>>4) Will I see a big benefit by investing in an SATA or SATA-II drive?
    >
    >
    > This links up to the previous questions, and the answer is most definately
    > yes. The SCSI drives you have are pretty ancient, and would get destroyed
    > (in desktop use) by any new 7200RPM IDE drive.
    >
    > [...]
    >
  7. Archived from groups: alt.comp.hardware.overclocking (More info?)

    (repost)

    Thank you again for the response. In my situation, would you choose to
    get a SATA hard disk over buying a u-160 or u-320 hard disk?

    A new SATA drive will run me over $100, but I can get a small u160 drive
    for well under that.

    > Michael Brown wrote:
    >
    >> Chris wrote:
    >>
    >>> Thanks for the responses. Here's more about my situation:
    >>>
    >>> I have an adaptec u160 card I bought off Ebay, and two HP 4.2 GB
    >>> SCSI-II hard drives to run with it. They seem to be running well in
    >>> my old PIII box, but I wonder if I should move them over to my new
    >>> system or not? I am building a gaming box with an Opteron processor,
    >>> and the
    >>> motherboard (MSI Master2-FAR) has onboard SATA connections.
    >>>
    >>> I wonder:
    >>>
    >>> 1) What will the performance be like if I connect my ATA-133 drive to
    >>> SATA or the SCSI card? Of course, I'll need an adapter to do either.
    >>> Is either one worth it?
    >>
    >>
    >>
    >> No. With an adapter, you get the lowest common denominator of both
    >> channels. In this case, the u160 adapter protocol is better in every
    >> way than the ATA-133 protocol so you won't loose too much. However,
    >> every adapter has a performance hit, and running an IDE drive off a
    >> SCSI->IDE converter would almost always be worse than running an IDE
    >> drive on it's native interface.
    >>
    >> [...]
    >>
    >>> 4) Will I see a big benefit by investing in an SATA or SATA-II drive?
    >>
    >>
    >>
    >> This links up to the previous questions, and the answer is most
    >> definately yes. The SCSI drives you have are pretty ancient, and would
    >> get destroyed (in desktop use) by any new 7200RPM IDE drive.
    >>
    >> [...]
    >>
  8. Archived from groups: alt.comp.hardware.overclocking (More info?)

    First, how much storage do you expect to use?
    Second, a large capacity drive ATA drive will outperform any small SCSI
    drive for gaming or productivity.
    Third, for the use you describe, an SATA drive will perfrom no better than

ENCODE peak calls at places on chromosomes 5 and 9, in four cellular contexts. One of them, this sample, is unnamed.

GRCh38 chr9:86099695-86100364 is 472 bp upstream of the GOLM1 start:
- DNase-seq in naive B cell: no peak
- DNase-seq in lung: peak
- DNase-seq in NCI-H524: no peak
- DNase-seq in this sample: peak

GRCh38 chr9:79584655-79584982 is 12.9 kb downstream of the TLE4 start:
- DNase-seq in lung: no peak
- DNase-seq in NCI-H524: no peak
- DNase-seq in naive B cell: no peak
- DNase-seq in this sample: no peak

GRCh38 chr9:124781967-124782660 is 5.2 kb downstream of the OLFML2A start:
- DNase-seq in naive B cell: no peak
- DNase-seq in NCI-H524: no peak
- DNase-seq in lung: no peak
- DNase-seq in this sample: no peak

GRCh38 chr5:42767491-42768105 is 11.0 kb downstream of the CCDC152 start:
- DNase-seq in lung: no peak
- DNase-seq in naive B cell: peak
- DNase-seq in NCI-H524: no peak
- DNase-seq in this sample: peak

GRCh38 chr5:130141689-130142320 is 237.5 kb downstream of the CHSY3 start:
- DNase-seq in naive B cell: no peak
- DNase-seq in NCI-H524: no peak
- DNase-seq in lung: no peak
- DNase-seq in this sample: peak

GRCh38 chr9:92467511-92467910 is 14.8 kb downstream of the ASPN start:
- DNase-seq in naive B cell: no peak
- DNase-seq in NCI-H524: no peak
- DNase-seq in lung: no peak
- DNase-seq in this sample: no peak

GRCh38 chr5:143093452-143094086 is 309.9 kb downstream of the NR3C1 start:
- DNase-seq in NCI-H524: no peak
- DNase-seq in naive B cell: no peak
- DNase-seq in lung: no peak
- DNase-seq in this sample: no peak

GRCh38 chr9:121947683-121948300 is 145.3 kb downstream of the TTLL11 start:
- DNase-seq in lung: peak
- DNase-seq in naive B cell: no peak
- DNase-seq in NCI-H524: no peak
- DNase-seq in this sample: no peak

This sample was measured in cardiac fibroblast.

an ATA drive.
    Fourth, you can get a new 80 GB 7200 RPM 8 MB cache ATA 100 hard drive for
    $30. That will be a much better match for your new system than any small
    SCSI drives.

    Phil Weldon

    "Chris" <cwallace@hotpop.com> wrote in message
    news:1117495742.bb4691904700796d961ff08fc899a542@teranews...
    > Thank you again for the response. In my situation, would you choose to
    > get a SATA hard disk over buying a u-160 or u-320 hard disk?
    >
    > Michael Brown wrote:
    >> Chris wrote:
    >>
    >>>Thanks for the responses. Here's more about my situation:
    >>>
    >>>I have an adaptec u160 card I bought off Ebay, and two HP 4.2 GB
    >>>SCSI-II hard drives to run with it. They seem to be running well in
    >>>my old PIII box, but I wonder if I should move them over to my new
    >>>system or not? I am building a gaming box with an Opteron processor, and
    >>>the
    >>>motherboard (MSI Master2-FAR) has onboard SATA connections.
    >>>
    >>>I wonder:
    >>>
    >>>1) What will the performance be like if I connect my ATA-133 drive to
    >>>SATA or the SCSI card? Of course, I'll need an adapter to do either.
    >>>Is either one worth it?
    >>
    >>
    >> No. With an adapter, you get the lowest common denominator of both
    >> channels. In this case, the u160 adapter protocol is better in every way
    >> than the ATA-133 protocol so you won't loose too much. However, every
    >> adapter has a performance hit, and running an IDE drive off a SCSI->IDE
    >> converter would almost always be worse than running an IDE drive on it's
    >> native interface.
    >>
    >> [...]
    >>
    >>>4) Will I see a big benefit by investing in an SATA or SATA-II drive?
    >>
    >>
    >> This links up to the previous questions, and the answer is most